Data from two human testes samples

We generated RT-PCR targeted transcript sequencing data for nine ampliconic gene families for two human male testes samples using the Iso-Seq protocol from PacBio (Supplementary Fig. 6 shows the number of passes per read) and, separately, using Illumina sequencing technology. We then used the ToFU pipeline18 to filter out any PacBio CCS reads that either were chimeric or did not span a transcript from end to end. We refer to the resulting set as the original (CCS) reads. For the purposes of comparison, we ran IsoCon and ICE18 on the CCS reads. We also evaluated the proovread48 tool, which uses Illumina reads to correct CCS reads (referred to as Illumina-corrected CCS reads). Supplementary Note 4 provides details on how these tools were run. We compared the results of the three approaches, as well as of the approach of just using the original CCS reads. Table 2 shows the number of reads generated and the number of transcripts called by each of these four different approaches.

Table 2 The number of reads and predicted transcripts. We show: (1) maximum RT-PCR product length per family (including primers), (2) the number of original PacBio CCS reads, with the number of distinct read sequences in parentheses, (3) the number of Illumina reads, (4) the number of distinct proovread Illumina-corrected CCS reads, (5) the number of ICE-predicted transcripts, and (6) the number of IsoCon-predicted transcripts. We use s1 and s2 to indicate sample 1 and sample 2, respectively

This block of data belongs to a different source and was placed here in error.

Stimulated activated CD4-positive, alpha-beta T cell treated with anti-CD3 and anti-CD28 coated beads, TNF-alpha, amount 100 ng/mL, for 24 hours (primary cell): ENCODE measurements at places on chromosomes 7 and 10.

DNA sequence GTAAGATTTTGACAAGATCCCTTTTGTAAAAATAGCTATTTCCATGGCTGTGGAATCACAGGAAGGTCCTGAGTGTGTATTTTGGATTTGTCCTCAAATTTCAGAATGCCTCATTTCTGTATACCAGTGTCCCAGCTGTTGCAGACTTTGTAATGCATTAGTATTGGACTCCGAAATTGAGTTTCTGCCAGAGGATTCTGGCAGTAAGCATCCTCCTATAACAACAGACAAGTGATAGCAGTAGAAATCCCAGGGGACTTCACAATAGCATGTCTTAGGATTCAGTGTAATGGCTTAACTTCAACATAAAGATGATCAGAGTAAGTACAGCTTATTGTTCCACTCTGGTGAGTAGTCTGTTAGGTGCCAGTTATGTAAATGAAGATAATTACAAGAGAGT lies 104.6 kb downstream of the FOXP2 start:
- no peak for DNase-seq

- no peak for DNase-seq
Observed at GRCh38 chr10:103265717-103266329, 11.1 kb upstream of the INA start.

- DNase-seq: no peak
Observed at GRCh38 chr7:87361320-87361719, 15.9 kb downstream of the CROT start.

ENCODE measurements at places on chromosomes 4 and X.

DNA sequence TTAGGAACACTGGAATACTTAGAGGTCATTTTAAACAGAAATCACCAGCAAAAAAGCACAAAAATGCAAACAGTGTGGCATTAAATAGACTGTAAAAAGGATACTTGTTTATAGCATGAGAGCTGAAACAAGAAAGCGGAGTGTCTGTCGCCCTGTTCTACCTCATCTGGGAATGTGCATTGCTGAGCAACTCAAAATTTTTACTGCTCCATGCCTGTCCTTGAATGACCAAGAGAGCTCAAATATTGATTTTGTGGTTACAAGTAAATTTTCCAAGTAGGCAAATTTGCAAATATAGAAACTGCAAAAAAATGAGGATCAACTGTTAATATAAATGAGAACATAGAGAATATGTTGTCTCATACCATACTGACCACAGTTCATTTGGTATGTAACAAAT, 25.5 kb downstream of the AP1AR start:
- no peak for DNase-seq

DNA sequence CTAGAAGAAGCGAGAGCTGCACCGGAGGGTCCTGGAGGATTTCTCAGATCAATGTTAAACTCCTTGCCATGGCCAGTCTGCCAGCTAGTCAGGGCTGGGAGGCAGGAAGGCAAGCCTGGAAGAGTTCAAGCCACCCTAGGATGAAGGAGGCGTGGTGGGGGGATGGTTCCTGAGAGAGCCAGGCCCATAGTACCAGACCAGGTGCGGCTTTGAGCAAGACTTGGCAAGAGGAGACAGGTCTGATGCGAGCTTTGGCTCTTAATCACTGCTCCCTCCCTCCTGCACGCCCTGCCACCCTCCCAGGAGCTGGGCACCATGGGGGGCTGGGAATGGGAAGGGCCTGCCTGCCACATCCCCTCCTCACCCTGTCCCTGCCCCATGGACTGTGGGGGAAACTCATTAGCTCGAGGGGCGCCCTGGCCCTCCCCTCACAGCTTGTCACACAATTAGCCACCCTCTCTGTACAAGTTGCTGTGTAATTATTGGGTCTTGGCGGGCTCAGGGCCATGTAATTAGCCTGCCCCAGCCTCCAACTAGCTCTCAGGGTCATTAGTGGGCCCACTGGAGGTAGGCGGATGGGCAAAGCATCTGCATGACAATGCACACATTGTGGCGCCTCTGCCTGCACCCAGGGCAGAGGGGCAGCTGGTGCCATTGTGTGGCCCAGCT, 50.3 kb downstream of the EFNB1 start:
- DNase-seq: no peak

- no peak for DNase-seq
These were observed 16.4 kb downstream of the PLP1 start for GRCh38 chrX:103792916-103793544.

To validate IsoCon and compare its accuracy against other methods we used (1) Illumina reads, (2) internal consistency between samples, and (3) agreement with a transcript reference database.

We validated the nucleotide-level precision of IsoCon, ICE, Illumina-corrected CCS reads, and original reads with Illumina data generated for the same two individuals. Throughout all positions in the predicted transcripts, we classified a position as supported if it had at least two Illumina reads aligning to it with the same nucleotide as the transcript. Since Illumina sequencing depth was orders of magnitude higher than that of PacBio (Table 2), we expect most correct positions to be supported. Note that the lack of Illumina support does not always indicate an error, since Illumina’s GC-bias will result in some regions being unsequenced. However, we expect that the number of transcript errors to be correlated with the number of unsupported positions. Fig. 3 shows the percentages of supported nucleotides for each approach. On average, 99% of IsoCon transcript positions are supported, but only 93% of ICE transcript positions are supported. Similarly, 96% of Illumina-corrected read positions and 79% of original read positions are supported. Furthermore, IsoCon has 70% of its transcripts fully supported (i.e. at every single position) by Illumina, compared to 2% for ICE, 15% for Illumina-corrected reads, and 20% for uncorrected reads.